October 2004 | Volume 55, Issue 5
Overrated Democracy in America by Alexis de Tocqueville.
Underrated What I Saw in America by G. K. Chesterton. In 1830 Alexis de Tocqueville came to America to write a report to the French government on American prisons. That so many people for so long have taken the resulting book, Democracy in America , to be so much more than that is in large part the result of Tocqueville’s own arrogance. It’s the lack of same that makes G. K. Chesterton’s What I Saw in America , published in 1922, so much more incisive.
Chesterton, of course, had advantages Tocqueville did not. Thanks to the railway system, Chesterton could travel as far west as Oklahoma. But Tocqueville would have had no interest in visiting any place very remote. To him, America meant the descendants of European aristocracy in the big Northeastern cities. Chesterton perceived that “the great part of America is singularly and even strikingly unlike New York.”
Tocqueville mistrusted democracy and was appalled that Americans would elect Andrew Jackson President, when “nothing in the whole of his career ever indicated him to have the qualities needed for governing a free people.” (Indeed, “the majority of the enlightened classes of the Union has always opposed him.”) Chesterton understood that “all the popular presidents, Jackson and Lincoln and Roosevelt”—“the names,” he noted, “have become curiously interchanged” —were closer in spirit to medieval kings than to modern constitutional monarchs and that they were permitted, even expected, to act as “democratic despots.”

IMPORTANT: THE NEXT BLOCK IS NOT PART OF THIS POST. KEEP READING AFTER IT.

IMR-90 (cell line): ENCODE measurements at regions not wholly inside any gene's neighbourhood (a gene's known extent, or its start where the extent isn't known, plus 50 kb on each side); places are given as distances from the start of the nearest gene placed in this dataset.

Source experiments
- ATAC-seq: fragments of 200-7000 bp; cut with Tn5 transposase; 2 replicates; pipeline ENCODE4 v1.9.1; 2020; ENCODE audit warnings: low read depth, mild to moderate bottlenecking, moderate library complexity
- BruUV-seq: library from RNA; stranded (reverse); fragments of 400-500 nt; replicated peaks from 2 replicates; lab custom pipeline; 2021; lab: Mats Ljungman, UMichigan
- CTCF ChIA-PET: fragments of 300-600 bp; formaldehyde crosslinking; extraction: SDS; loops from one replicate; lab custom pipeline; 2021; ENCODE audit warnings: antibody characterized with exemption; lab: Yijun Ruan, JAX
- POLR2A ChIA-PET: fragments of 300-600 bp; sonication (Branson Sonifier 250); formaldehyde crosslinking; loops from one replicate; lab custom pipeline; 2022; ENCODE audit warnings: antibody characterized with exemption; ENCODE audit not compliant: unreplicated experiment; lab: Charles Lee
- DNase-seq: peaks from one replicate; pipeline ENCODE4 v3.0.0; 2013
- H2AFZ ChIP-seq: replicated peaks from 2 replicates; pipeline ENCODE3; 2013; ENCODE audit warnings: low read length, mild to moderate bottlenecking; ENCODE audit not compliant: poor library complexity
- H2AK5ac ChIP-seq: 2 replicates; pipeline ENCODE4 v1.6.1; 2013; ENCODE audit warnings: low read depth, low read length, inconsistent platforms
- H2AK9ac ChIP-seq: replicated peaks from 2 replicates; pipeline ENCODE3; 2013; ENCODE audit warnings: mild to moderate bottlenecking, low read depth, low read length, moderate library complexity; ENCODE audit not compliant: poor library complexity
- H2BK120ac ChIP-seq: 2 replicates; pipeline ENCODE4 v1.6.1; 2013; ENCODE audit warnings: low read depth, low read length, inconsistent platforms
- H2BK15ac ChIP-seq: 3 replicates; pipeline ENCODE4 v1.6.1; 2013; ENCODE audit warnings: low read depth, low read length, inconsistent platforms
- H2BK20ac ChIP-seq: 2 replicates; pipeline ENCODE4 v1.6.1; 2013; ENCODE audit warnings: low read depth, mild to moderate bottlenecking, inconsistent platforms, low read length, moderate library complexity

In two of his most famous passages, Tocqueville claimed to know “of no country in which there is so little independence of mind and real freedom of discussion as in America” and that “freedom of opinion does not exist in America.” Chesterton, observing the fervor with which America entered World War I, understood what Tocqueville meant but made an important distinction. American public opinion “can be a prairie fire. It eats up everything that opposes it.” But “there is the grandeur as well as the grave disadvantages of a natural catastrophe in that national unity.”
Because he came to America 90 years later than Tocqueville and during an industrial boom, the Englishman was able to divine a deep contradiction in American democracy that escaped the Frenchman (who, in any event, had little interest in economics or industry)— namely, that “the democratic ideal of countries like America, while it is still generally sincere and sometimes intense, is at issue with another tendency, an industrial progress which is of all things on earth the most undemocratic: . . . Industrial capitalism and democracy are everywhere in controversy; but perhaps only here are they in conflict.” (There’s little doubt where Chesterton would have stood on the Wal-Marting and McDonaldization of the globe.)
Unlike Tocqueville, Chesterton fully embraced America’s vitality, which entitled him to criticize its attendant vulgarity. “What a glorious garden of wonders this would be,” he said to American friends as they gazed at the lights of Broadway by night, “to anyone who was lucky enough to be unable to read.”